Captain Bob must have been suffering from insanity today. He wanted me at the helm to motor us out of this uber-shallow bay. Luckily, since we weren't under sail, I did not drive like a drunken sailor and steered us out without hitting bottom. Whew! In the safety of deeper waters, Jason and I attempted to set sail, but winds were quite tempermental today and with very light winds we slowly sailed at a broad reach towards Marina Kay to refill our water. While refilling water we were in the middle of a squall with winds gusting up to 27 knots. When we left, wind was almost non-existent and we had to motor to our next destination through four foot swells, which in the grand scheme of things are not very big, but to landlubbers like us who are not used to them, felt quite big, and I was feeling very green and arfy. Upon arrival at Little Jost, a quiet, secluded cove that is home to many sea turtles, the weather cleared up and so did my desire to empty my stomach.

Click here for photos.

Island Rains

Today we stayed anchored at Anegada, an island formed over old coral reefs instead of volcanic in origin like its neighbors, to play on shore for the day. After taking the dinghy in, we waited for a taxi under the shelter of a tree heavy with bright pink flowers as clouds moved and shifted overhead, intermittently dropping rain. It was quite a colorful scene between the pastel colors of the buildings around us, the thatched roofs, the shifting clouds, the white sand, the aquamarine water, the bright pink flowers, and the rusted barrels used for BBQ grills. At last our truck taxi arrived and off we bumped over the dirt road across the flat, scrubby island to Loblolly Beach. Arriving right at lunch time, we ordered lunch at the Big Bamboo restaurant and lazed around in hammocks, in a very islandy way, while we waited for the food. After lunch we set out for the beach where snorkeling is supposed to be spectacular. The beach, lined with benches under palm-thatched umbrellas, was gorgeous. The variations in the color of the water over reefs and sand was spectacular. The weather was a little cool (I know that sounds silly when compared to the weather at home) and windy so we decided to wait until the last hour before the taxi would pick us up to snorkel. Jason, Pika, and I sat in the sand and marveled at our surroundings while the boys set to work in the sand. Thunder in the distance and rain interrupted our beach activities and we took shelter under a palm-thatched umbrella waiting for it to pass. The rain paused and it looked like we may have some clearer skies heading our direction so we went for a walk to pass the time until they caught up with us. When we got back the sky was darker than ever so we decided it was now or never. We all hopped into the water and snorkeled around, leaving chihuahua on the bench on a fluffy towel. After about ten minutes in the water the wind picked up and it was starting to storm so we climbed out of the water and returned to the sad, wet chihuahua on the bench. At this point a torrential downpour started and I am pretty sure we became even wetter than we already were. We packed up and headed full tilt into the wind back towards the shelter of the restaurant with our fellow soaked beachcombers. As we all piled under the shelter of the open-air roof, there was much amusement as the dry patrons stared at the dripping, water-logged crowd that had just joined them. It didn't look like the weather was going to let up so we hopped into the back of the truck, me still in my bathing suit, wrapped in a soaked towel, for a shivery, bumpy ride back across the island. The rest of the afternoon was spent in the boat drying out and drinking tea.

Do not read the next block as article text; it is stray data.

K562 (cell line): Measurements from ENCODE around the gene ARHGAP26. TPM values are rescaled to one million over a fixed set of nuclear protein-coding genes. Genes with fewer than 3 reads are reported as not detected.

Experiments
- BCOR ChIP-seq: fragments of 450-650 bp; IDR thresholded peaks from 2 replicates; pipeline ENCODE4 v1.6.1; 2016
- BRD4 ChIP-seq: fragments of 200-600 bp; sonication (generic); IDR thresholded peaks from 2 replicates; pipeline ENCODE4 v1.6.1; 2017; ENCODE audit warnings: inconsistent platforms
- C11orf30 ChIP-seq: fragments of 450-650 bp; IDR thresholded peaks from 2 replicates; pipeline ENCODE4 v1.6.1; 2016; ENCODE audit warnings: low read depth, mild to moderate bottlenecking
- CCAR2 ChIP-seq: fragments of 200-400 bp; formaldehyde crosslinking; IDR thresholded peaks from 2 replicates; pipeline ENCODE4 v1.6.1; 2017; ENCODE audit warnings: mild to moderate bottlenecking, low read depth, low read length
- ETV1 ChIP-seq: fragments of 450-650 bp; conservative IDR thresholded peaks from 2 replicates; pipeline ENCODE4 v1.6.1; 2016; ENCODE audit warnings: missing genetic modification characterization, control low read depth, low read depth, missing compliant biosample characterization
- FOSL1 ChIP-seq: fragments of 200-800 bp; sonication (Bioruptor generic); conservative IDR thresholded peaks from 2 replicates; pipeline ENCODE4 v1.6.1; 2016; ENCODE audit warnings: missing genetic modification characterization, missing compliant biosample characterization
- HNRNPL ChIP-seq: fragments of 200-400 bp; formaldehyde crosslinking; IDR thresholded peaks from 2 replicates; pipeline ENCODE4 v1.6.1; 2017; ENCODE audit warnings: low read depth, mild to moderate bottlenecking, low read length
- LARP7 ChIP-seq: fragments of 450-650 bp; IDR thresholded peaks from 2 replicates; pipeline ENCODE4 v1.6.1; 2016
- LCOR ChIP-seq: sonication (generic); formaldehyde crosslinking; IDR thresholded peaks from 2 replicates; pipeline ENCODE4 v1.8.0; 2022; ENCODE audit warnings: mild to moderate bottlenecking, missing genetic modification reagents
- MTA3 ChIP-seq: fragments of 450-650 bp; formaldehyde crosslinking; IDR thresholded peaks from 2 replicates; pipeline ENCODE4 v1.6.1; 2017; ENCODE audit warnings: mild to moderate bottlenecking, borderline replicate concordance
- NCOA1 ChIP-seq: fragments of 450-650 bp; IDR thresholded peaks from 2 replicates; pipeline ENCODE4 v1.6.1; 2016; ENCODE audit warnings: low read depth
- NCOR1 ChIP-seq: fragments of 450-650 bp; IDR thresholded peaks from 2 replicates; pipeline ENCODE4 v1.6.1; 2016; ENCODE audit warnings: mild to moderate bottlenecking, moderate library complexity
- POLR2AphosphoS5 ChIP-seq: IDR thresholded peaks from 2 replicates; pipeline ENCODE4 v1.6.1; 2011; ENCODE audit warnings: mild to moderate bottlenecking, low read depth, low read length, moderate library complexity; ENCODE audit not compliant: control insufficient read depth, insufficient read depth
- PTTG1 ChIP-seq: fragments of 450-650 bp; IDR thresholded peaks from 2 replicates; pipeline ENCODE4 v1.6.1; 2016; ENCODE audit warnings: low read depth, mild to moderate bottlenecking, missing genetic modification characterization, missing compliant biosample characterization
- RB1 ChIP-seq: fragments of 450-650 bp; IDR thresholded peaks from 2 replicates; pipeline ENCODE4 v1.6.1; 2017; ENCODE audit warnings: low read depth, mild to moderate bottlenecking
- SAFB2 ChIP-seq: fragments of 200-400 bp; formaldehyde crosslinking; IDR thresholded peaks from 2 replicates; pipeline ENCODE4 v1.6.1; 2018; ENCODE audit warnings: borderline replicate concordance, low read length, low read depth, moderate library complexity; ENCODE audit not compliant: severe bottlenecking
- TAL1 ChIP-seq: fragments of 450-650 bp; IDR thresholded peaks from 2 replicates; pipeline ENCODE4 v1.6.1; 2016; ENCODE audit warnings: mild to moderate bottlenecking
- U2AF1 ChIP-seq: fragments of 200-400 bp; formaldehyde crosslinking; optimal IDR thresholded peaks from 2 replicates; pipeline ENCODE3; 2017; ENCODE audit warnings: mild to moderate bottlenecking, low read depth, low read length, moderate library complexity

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Day of Drills